Grievance processes and outcomes are intended to create a more respectful and inclusive university environment in which every student has the opportunity to maximize their potential, to provide remedies for students in need of support, and to facilitate productive conversations about challenging issues. In considering appropriate resolutions to grievance cases, the Harris School Grievance Committee will be guided by the principle that outcomes should focus on addressing harm to the student and preventing its recurrence.
The range of possible outcomes will vary according to the role of the individual found responsible for violating the policy and the severity of the violation. If any individual is found to have abused their authority as defined in this policy, at minimum the Dean and/or other supervisor will meet with the respondent to discuss the finding and expectations regarding future conduct, and a notation regarding the finding and expectations may be made in the personnel record. Other possible outcomes include, but are not limited to, required trainings, amendments to teaching and advising assignments, removal from leadership positions or committee assignments, ineligibility for annual pay increases, and referral to applicable processes if further action is recommended. Outcomes will be based on the specific nature of the conduct, the particulars of the situation, and a pattern of violations if such exists.
7.7 Notification of Outcome
The student and the respondent(s) shall be notified formally, in writing, of the Dean’s decision no more than 90 calendar days after the case was initially submitted.
Notifications will also provide both parties with information about how to request a review of the outcome by the Office of the Provost under the Graduate Student Grievance Review Process.
Harris Public Policy has a new home in the Keller Center. This Welcome Guide provides a breadth of information including available amenities, detailed maps, and tips for working in an open building environment.
Fliers are only allowed on the designated bulletin boards above the student mail folders in the Keller Center.
First priority for all Harris classrooms and meeting spaces is given to academic courses and administration sponsored programs and events. Individual students are not allowed to reserve classrooms and meeting spaces unless approved in advance by Student Affairs. Harris student organizations (HSOs) have the ability to request classroom and meeting spaces and must follow the guidelines outlined in the Harris Student Organization Room Reservation Policy.
As a professional student who is part of the Harris community, every student must meet the following expectations, established by Harris’s faculty and staff:
All Harris students should be aware of and abide by the University of Chicago Alcohol Policy outlined in the Student Manual of University Policies and Regulations. All members of the Harris community are responsible for full awareness of federal, state, and city laws and policies and requirements concerning the consumption, possession, and sale of alcohol. Harris expects each member of the community to be responsible for their own conduct and the consequences of that conduct. Illinois law prohibits the consumption or possession of alcohol by persons under the age of 21 and the supplying of alcohol to any person under the age of 21.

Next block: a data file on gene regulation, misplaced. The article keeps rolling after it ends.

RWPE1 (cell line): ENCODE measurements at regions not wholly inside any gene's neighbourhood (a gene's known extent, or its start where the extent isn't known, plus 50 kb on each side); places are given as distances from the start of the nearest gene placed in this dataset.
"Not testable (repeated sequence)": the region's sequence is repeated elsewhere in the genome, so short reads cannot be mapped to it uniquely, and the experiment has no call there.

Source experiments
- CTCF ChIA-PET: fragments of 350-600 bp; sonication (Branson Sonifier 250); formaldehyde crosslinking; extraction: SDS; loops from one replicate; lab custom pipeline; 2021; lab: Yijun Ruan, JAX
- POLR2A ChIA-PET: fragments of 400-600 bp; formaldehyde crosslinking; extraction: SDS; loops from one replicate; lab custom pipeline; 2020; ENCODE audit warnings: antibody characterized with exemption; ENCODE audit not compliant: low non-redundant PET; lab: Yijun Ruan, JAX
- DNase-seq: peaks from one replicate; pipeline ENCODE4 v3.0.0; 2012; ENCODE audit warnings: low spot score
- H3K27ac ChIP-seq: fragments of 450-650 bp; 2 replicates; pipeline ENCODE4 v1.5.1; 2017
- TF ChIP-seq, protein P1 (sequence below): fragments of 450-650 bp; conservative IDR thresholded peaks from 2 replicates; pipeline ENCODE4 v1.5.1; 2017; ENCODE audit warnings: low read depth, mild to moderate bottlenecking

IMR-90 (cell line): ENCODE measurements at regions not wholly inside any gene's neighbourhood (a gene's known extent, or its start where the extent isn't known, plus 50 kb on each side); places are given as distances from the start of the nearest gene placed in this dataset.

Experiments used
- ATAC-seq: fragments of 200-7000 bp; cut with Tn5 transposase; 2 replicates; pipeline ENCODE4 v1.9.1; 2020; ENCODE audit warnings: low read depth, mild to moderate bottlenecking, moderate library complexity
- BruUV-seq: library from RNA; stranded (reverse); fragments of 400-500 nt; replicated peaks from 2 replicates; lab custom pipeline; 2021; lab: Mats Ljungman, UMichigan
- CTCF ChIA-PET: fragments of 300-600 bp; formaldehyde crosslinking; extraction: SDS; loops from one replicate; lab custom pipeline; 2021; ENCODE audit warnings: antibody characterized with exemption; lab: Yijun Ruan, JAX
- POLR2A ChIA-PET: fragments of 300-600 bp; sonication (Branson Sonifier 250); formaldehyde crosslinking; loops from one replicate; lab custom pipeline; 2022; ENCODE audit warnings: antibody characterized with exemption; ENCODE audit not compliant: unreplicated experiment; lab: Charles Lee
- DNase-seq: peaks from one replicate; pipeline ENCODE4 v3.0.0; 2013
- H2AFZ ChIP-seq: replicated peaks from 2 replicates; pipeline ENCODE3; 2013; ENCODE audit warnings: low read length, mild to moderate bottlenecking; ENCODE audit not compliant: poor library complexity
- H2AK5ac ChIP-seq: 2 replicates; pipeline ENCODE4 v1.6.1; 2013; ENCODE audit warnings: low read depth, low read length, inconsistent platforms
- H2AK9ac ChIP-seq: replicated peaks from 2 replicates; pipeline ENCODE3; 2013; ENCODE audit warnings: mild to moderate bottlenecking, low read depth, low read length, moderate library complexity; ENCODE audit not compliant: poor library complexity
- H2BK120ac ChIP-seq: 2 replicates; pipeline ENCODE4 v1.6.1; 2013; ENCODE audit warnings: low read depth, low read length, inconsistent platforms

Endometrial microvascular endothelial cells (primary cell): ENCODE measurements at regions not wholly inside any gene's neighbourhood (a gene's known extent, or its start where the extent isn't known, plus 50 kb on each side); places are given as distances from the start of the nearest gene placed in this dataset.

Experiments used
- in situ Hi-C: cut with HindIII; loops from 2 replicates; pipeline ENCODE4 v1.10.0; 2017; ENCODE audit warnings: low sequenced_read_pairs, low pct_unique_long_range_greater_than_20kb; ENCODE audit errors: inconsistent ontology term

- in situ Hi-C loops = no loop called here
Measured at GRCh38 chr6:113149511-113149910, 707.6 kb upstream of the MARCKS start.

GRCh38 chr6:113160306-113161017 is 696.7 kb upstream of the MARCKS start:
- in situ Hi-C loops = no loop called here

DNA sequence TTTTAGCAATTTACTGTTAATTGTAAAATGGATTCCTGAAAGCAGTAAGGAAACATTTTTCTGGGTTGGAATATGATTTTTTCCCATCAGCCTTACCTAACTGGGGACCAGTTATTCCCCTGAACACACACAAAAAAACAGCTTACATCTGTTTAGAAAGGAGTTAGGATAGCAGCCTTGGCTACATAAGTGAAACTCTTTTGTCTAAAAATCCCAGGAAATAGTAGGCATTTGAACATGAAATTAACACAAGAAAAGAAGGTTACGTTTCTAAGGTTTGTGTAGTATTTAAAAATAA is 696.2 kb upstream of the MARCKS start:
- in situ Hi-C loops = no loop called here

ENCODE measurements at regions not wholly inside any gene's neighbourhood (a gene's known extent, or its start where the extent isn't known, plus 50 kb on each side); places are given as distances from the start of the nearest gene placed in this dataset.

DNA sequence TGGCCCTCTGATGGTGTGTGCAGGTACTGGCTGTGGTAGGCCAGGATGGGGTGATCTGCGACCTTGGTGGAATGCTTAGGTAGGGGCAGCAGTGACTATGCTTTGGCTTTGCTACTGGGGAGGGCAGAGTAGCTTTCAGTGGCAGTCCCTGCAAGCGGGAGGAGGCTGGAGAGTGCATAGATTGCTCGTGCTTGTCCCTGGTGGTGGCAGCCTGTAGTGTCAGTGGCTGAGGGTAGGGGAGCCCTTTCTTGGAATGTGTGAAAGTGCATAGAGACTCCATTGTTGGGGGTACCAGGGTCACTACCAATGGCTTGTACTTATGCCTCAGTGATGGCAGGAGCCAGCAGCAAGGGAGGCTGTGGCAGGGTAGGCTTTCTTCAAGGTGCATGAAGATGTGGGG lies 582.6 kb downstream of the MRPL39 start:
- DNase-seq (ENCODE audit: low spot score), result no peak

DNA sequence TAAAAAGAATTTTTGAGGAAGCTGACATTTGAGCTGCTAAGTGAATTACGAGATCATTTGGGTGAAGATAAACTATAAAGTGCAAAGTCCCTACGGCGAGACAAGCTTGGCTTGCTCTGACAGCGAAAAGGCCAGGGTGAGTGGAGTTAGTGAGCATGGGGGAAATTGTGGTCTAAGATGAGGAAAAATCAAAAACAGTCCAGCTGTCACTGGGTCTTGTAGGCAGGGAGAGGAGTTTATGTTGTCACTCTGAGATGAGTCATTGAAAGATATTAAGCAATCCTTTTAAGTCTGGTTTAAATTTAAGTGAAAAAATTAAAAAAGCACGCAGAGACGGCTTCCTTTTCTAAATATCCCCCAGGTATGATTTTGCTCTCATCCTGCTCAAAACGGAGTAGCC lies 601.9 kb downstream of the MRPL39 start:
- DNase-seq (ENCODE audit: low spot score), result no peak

Alcoholic beverages may only be served at events that are sponsored by a Harris student organization (HSO), Harris staff, or faculty. Harris student organizations (HSOs) must follow the guidelines outlined in the Harris Student Organization Alcohol Policy. Harris staff and faculty, and University officials or agents of the University have the authority to prohibit individuals from bringing alcoholic beverages to a function or into a building, including events held in outdoor areas such as the courtyard or backyard. Any outside alcoholic beverages may be confiscated by Harris staff or faculty.
Harris is strongly committed to supporting pregnant students and students who become parents or add to their families while they are students. The University of Chicago Graduate Student Parent Policy outlines the rights guaranteed to students who are parents. This policy represents the minimum rights and protections afforded to students. Depending on a student's individual needs and situation the Harris Student Affairs team can also offer other supports. We encourage students to contact their academic advisor for assistance and support. See the University of Chicago Graduate Student Parent Policy.
The University, including the Harris School, send all official communications to students' UChicago email addresses. You are expected to check your UChicago email account daily and are responsible for information sent to that account. Students can choose whether their UChicago email runs through Gmail or Microsoft Exchange.
The Student Manual is the official statement of University policies and regulations, and expected standards of conduct that are applicable to all students. Students are expected to be familiar with these policies. Students should familiarize themselves with the University Student Manual. Policies of particular importance include: